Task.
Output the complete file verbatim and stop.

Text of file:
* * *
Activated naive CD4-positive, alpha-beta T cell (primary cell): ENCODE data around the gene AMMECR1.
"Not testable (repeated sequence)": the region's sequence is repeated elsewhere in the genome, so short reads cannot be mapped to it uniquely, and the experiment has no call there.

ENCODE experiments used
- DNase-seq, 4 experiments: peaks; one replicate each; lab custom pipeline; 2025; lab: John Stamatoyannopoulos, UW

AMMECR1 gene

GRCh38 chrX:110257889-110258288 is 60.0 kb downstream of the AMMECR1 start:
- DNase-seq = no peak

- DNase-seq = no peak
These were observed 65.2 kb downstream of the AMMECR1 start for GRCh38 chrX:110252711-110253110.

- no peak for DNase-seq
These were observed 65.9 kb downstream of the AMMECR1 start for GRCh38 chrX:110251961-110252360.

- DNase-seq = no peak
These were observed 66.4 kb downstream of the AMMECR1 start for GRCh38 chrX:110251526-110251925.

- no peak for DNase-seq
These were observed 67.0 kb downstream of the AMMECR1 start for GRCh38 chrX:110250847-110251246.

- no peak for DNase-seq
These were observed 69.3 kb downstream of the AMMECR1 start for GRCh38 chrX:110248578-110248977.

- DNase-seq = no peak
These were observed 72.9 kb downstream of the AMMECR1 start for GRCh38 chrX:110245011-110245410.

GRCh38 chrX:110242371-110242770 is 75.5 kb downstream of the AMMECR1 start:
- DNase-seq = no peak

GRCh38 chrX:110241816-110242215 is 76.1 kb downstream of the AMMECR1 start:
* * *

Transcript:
Activated naive CD4-positive, alpha-beta T cell (primary cell): ENCODE data around the gene AMMECR1.
"Not testable (repeated sequence)": the region's sequence is repeated elsewhere in the genome, so short reads cannot be mapped to it uniquely, and the experiment has no call there.

ENCODE experiments used
- DNase-seq, 4 experiments: peaks; one replicate each; lab custom pipeline; 2025; lab: John Stamatoyannopoulos, UW

AMMECR1 gene

GRCh38 chrX:110257889-110258288 is 60.0 kb downstream of the AMMECR1 start:
- DNase-seq = no peak

- DNase-seq = no peak
These were observed 65.2 kb downstream of the AMMECR1 start for GRCh38 chrX:110252711-110253110.

- no peak for DNase-seq
These were observed 65.9 kb downstream of the AMMECR1 start for GRCh38 chrX:110251961-110252360.

- DNase-seq = no peak
These were observed 66.4 kb downstream of the AMMECR1 start for GRCh38 chrX:110251526-110251925.

- no peak for DNase-seq
These were observed 67.0 kb downstream of the AMMECR1 start for GRCh38 chrX:110250847-110251246.

- no peak for DNase-seq
These were observed 69.3 kb downstream of the AMMECR1 start for GRCh38 chrX:110248578-110248977.

- DNase-seq = no peak
These were observed 72.9 kb downstream of the AMMECR1 start for GRCh38 chrX:110245011-110245410.

GRCh38 chrX:110242371-110242770 is 75.5 kb downstream of the AMMECR1 start:
- DNase-seq = no peak

GRCh38 chrX:110241816-110242215 is 76.1 kb downstream of the AMMECR1 start: